MedicalResearch.com Interview with:
Calista Harbaugh, MD
House Officer, General Surgery
Clinician Scholar, National Clinician Scholars Program
Research Fellow, Michigan Opioid Prescribing Engagement Network
University of Michigan
MedicalResearch.com: What is the background for this study? What are the main findings?
Response: Wisdom tooth extractions is one of the most common procedures among teens and young adults, with more than 3.5 million young people having wisdom teeth pulled every year.
This procedure is commonly paired with a prescription for opioid pain medication. As the opioid epidemic sweeps the nation, we must pay attention to the long term effects of opioid prescribing for even routine procedures. This is particularly important for wisdom tooth extraction where there is evidence that opioid pain medications may be no more effective than anti-inflammatories alone.
Using commercial insurance claims, we evaluated the association between receiving an opioid prescription with wisdom tooth extraction and developing new persistent opioid use in the year after the procedure. We found nearly a 3-fold increase in odds of persistent opioid use, attributable to whether or not an opioid was prescribed. This translates to nearly 50,000 young people developing new persistent opioid use each year from routine opioid prescribing for wisdom tooth extraction.
MedicalResearch.com: What should readers take away from your report?
Response: Although many states and professional organizations are now recommending prescribing limitations, dental providers should strongly eliminating any routine opioid prescribing from their practice. Any opioid prescribing may put a young person or their community at risk. Opioid prescriptions that are filled and not used, may also be diverted into the community or become targets for theft.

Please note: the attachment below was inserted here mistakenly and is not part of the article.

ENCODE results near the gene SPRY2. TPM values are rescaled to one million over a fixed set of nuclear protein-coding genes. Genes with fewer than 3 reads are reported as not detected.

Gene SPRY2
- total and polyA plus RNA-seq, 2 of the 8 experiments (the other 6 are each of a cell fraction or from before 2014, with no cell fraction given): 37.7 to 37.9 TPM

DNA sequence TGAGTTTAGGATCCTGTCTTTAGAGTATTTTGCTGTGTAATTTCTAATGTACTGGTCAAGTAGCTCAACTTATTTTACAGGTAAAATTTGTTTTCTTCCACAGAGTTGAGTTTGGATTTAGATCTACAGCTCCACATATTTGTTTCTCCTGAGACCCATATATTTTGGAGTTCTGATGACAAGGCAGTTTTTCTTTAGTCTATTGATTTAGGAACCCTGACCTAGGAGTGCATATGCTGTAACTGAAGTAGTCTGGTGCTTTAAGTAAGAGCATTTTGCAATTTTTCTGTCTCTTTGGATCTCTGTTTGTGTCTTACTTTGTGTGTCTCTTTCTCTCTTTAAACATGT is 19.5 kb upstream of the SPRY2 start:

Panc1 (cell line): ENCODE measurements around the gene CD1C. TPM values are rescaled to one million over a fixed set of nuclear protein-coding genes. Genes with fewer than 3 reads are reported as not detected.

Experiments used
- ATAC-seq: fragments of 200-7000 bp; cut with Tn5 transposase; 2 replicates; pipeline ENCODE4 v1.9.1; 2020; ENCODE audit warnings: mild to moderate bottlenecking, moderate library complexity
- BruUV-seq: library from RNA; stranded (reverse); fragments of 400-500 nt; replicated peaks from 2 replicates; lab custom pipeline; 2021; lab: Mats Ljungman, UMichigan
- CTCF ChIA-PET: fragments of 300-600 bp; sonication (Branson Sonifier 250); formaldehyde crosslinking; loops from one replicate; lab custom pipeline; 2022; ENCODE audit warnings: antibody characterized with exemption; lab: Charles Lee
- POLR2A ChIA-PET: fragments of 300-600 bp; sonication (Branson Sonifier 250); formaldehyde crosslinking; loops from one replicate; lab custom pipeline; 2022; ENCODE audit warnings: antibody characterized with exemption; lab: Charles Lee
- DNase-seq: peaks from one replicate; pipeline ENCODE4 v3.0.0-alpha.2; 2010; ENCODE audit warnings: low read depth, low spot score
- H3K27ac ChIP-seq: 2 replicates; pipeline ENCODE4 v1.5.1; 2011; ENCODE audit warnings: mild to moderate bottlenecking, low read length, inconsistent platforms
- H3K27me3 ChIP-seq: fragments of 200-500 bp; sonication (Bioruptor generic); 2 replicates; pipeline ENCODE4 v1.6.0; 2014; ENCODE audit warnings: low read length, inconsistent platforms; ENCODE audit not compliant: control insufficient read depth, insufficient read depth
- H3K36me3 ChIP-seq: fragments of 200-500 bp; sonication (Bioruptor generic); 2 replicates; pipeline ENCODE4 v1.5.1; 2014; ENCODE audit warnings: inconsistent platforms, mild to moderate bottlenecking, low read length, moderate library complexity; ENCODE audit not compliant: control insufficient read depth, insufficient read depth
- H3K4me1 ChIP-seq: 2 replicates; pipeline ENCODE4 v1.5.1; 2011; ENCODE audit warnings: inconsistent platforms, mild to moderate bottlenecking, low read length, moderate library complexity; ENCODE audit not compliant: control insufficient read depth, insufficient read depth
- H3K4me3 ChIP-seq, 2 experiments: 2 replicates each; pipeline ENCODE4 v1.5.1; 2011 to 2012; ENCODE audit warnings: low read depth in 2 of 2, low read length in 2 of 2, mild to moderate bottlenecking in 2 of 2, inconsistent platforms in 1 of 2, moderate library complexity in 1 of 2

Patients and families should recognize the risk associated with opioid prescriptions after procedures. They should feel empowered to ask their provider whether an opioid medication is needed and what other pain management techniques exist. In addition, they should ask how to dispose of extra medication that is not used.
MedicalResearch.com: What recommendations do you have for future research as a result of this work?
Response: In the setting of wisdom tooth extractions, future research is needed to investigate how to disseminate important information to providers and reduce unnecessary opioid prescribing. There are many motivators for routine opioid prescribing, which include improving patient satisfaction scores and preventing the need for refills. In addition, new restrictive opioid prescribing policies and mandated consent forms may make it harder for patients to obtain opioid prescriptions in settings where they are indicated. We must continue to learn from patients, families, and providers to understand how to eliminate opioid prescribing when it is not indicated, optimize pain control, and construct public policies which promote both of these endeavors.
MedicalResearch.com: Is there anything else you would like to add?
Response: Provide and patients can find additional resources found at the Michigan Opioid Prescribing Engagement Network website (www.michigan-open.org), including best practices for dental and acute care prescribing, educational brochures, and opioid disposal information.
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